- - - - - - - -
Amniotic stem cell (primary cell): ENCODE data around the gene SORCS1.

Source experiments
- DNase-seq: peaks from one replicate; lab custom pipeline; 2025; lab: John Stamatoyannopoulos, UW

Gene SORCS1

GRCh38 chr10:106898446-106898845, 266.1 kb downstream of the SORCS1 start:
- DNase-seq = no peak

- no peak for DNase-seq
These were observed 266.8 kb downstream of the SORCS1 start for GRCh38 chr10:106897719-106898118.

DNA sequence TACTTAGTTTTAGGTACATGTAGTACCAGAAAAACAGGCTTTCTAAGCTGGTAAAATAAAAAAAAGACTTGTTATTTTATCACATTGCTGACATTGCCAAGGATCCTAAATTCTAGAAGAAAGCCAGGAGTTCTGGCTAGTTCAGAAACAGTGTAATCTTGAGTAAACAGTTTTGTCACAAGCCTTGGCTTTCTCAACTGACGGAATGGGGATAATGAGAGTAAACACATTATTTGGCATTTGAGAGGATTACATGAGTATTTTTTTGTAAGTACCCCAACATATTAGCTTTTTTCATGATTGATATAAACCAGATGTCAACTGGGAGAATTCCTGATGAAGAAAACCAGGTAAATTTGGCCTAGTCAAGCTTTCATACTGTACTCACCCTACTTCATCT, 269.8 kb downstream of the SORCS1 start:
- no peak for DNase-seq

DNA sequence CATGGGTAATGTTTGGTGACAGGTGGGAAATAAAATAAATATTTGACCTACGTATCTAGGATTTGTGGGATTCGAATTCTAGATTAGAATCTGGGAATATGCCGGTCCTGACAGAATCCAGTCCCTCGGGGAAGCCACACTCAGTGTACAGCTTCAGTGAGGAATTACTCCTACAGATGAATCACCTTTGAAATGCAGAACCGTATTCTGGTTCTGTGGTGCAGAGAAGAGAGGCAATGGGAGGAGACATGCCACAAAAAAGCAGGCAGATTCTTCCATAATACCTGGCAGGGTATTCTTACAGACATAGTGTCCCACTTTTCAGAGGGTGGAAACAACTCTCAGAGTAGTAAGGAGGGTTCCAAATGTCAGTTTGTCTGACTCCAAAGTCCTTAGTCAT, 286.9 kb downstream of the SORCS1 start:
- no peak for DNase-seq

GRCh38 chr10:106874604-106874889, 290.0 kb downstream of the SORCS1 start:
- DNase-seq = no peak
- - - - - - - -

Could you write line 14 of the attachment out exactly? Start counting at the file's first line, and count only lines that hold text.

- DNase-seq = no peak